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The Tinder dating app isn't just about sex – it's about friendship, too. And sex

The lines between sex, love and friendship are blurrier than ever, as I found out quickly while using the app.

The first time I met someone using Tinder, the free dating app that requires users to swipe left for “no” and right for “yes” before enabling new “matches” to chat, it was an unqualified success. I should probably qualify that. I was newly single after five years in a committed relationship and wasn’t looking for anything more than fun, friendship and, well, who knows. A few weeks earlier I had tried to give my number to a girl in a cinema café in Brixton. I wrote it on a postcard I’d been using as a bookmark. She said she had a boyfriend, but wanted to keep the postcard. I had no date and I lost my page.

My Tinder date was a master’s student from Valencia called Anna (her name wasn’t really Anna, of course, I’m not a sociopath). When I arrived at the appointed meeting place, she told me I was far more handsome IRL (“in real life”) than my pictures suggested. I was flattered and full of praise for the directness of continental Europeans but also thought sadly to myself: “If only the same could be said about you.”

Anna and I became friends, at least for a while. The date wasn’t a success in the traditional sense of leading us into a contract based on exclusivity, an accumulating cache of resentments and a mortgage, but it had put me back in the game (an appropriate metaphor – people speak regularly of “playing” with the app).

According to Sean Rad, the co-founder who launched Tinder in late 2012, the service was invented for people like me. “It was really a way to overcome my own problems,” he told the editor of Cosmopolitan at an event in London last month. “It was weird to me, to start a conversation [with a stranger]. Once I had an introduction I was fine, but it’s that first step. It’s difficult for a lot of people.” After just one outing, I’d learned two fundamental lessons about the world of online dating: pretty much everyone has at least one decent picture of themselves, and meeting women using a so-called hook-up app is seldom straightforwardly about sex.

Although sometimes it is. My second Tinder date took place in Vienna. I met Louisa (ditto, name) outside some notable church or other one evening while visiting on holiday (Tinder tourism being, in my view, a far more compelling way to get to know a place than a cumbersome Lonely Planet guide). We drank cocktails by the Danube and rambled across the city before making the romantic decision to stay awake all night, as she had to leave early the next day to go hiking with friends. It was just like the Richard Linklater movie Before Sunrise – something I said out loud more than a few times as the Aperol Spritzes took their toll.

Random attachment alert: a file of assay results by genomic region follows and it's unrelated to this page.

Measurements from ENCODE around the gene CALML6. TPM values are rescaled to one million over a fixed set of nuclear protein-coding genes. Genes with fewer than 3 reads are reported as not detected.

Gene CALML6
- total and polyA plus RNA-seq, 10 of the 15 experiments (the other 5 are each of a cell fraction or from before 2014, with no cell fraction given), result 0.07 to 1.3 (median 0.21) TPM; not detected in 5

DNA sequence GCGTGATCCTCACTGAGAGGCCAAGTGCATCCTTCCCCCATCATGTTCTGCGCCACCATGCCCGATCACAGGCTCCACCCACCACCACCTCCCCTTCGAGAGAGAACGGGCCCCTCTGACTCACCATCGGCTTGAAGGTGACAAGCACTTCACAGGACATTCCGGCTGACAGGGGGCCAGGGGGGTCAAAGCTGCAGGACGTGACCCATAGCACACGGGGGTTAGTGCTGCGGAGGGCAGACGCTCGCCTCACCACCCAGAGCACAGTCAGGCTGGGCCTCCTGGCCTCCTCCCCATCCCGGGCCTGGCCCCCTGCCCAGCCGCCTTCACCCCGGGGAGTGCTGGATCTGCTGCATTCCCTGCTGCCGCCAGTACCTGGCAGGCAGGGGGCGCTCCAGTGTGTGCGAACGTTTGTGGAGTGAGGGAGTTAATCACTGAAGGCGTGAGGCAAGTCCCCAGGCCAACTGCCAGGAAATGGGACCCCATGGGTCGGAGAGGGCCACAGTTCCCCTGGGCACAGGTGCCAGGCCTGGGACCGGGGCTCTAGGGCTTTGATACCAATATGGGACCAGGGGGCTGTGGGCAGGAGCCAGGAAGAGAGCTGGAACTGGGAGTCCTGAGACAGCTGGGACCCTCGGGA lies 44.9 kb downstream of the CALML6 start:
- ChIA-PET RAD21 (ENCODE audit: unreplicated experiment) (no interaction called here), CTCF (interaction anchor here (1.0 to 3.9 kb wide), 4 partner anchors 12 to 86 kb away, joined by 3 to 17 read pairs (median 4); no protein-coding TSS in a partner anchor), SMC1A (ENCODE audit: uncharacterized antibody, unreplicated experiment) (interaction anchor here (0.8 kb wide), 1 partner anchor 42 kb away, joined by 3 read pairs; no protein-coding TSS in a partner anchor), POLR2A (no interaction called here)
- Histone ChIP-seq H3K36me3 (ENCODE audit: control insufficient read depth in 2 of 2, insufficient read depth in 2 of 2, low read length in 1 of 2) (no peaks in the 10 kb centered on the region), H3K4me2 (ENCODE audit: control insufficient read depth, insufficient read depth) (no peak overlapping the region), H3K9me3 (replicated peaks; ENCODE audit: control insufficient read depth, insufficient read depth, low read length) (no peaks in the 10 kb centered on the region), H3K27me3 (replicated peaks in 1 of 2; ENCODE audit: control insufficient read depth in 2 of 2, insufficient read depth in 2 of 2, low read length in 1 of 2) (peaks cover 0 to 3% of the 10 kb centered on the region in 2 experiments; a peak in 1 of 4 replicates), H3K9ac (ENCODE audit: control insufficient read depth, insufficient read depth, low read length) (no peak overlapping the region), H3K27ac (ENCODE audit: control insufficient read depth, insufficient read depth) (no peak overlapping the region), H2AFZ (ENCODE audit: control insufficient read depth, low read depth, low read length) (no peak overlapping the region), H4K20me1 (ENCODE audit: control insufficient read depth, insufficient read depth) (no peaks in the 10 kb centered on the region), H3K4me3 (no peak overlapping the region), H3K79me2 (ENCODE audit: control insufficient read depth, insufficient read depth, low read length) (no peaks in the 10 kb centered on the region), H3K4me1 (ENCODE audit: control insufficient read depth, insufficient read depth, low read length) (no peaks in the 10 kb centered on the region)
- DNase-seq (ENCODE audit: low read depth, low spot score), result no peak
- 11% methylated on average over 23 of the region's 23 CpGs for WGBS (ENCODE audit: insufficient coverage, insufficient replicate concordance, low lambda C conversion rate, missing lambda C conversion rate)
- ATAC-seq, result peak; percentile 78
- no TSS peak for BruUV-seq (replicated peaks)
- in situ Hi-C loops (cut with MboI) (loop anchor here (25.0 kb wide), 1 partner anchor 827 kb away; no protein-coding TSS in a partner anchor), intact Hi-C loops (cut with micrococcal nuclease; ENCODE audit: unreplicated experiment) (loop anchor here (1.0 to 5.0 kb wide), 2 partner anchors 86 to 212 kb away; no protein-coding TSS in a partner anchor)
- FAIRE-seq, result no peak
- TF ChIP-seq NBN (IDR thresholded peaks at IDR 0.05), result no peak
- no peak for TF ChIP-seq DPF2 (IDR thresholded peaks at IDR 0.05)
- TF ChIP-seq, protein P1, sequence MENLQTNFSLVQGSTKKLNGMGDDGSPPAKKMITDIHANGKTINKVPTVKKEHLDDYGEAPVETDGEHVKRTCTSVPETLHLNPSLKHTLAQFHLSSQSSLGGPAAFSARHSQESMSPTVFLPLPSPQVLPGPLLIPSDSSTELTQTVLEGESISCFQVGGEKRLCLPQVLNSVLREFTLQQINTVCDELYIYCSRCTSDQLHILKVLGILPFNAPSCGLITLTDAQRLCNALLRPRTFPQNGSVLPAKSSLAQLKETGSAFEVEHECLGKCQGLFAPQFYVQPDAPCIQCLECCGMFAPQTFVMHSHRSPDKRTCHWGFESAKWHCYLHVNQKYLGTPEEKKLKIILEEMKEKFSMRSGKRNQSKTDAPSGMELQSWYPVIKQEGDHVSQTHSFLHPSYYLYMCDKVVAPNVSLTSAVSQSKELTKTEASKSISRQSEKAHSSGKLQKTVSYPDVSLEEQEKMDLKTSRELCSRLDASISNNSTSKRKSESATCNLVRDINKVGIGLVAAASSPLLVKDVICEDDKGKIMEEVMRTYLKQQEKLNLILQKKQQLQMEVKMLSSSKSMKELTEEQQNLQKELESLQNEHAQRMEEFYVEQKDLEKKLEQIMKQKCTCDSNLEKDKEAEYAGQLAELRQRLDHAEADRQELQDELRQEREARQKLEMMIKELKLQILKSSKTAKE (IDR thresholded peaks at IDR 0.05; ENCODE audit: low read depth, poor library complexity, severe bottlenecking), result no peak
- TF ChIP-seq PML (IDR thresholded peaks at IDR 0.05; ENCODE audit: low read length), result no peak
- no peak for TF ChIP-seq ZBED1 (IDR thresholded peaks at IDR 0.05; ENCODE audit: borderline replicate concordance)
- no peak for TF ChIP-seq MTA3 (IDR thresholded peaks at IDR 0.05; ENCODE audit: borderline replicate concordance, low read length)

When we met up in London a few months later, Louisa and I decided to skip the second part of Linklater’s beautiful triptych and fast-track our relationship straight to the third, Before Midnight, which takes place 18 years after the protagonists’ first meet in Vienna, and have begun to discover that they hate each others’ guts.

Which is one of the many hazards of the swiping life: unlike with older, web-based platforms such as Match.com or OkCupid, which require a substantial written profile, Tinder users know relatively little about their prospective mates. All that’s necessary is a Facebook account and a single photograph. University, occupation, a short bio and mutual Facebook “likes” are optional (my bio is made up entirely of emojis: the pizza slice, the dancing lady, the stack of books).

Worse still, you will see people you know on Tinder – that includes colleagues, neighbours and exes – and they will see you. Far more people swipe out of boredom or curiosity than are ever likely to want to meet up, in part because swiping is so brain-corrosively addictive.

While the company is cagey about its user data, we know that Tinder has been downloaded over 100 million times and has produced upwards of 11 billion matches – though the number of people who have made contact will be far lower. It may sound like a lot but the Tinder user-base remains stuck at around the 50 million mark: a self-selecting coterie of mainly urban, reasonably affluent, generally white men and women, mostly aged between 18 and 34.

A new generation of apps – such as Hey! Vina and Skout – is seeking to capitalise on Tinder’s reputation as a portal for sleaze, a charge Sean Rad was keen to deny at the London event. Tinder is working on a new iteration, Tinder Social, for groups of friends who want to hang out with other groups on a night out, rather than dating. This makes sense for a relatively fresh business determined to keep on growing: more people are in relationships than out of them, after all.

After two years of using Tinder, off and on, last weekend I deleted the app. I had been visiting a friend in Sweden, and took it pretty badly when a Tinder date invited me to a terrible nightclub, only to take a few looks at me and bolt without even bothering to fabricate an excuse. But on the plane back to London the next day, a strange thing happened. Before takeoff, the woman sitting beside me started crying. I assumed something bad had happened but she explained that she was terrified of flying. Almost as terrified, it turned out, as I am. We wound up holding hands through a horrific patch of mid-air turbulence, exchanged anecdotes to distract ourselves and even, when we were safely in sight of the ground, a kiss.

She’s in my phone, but as a contact on Facebook rather than an avatar on a dating app. I’ll probably never see her again but who knows. People connect in strange new ways all the time. The lines between sex, love and friendship are blurrier than ever, but you can be sure that if you look closely at the lines, you’ll almost certainly notice the pixels.

Philip Maughan is Assistant Editor at the New Statesman.

This article first appeared in the 26 May 2016 issue of the New Statesman, The Brexit odd squad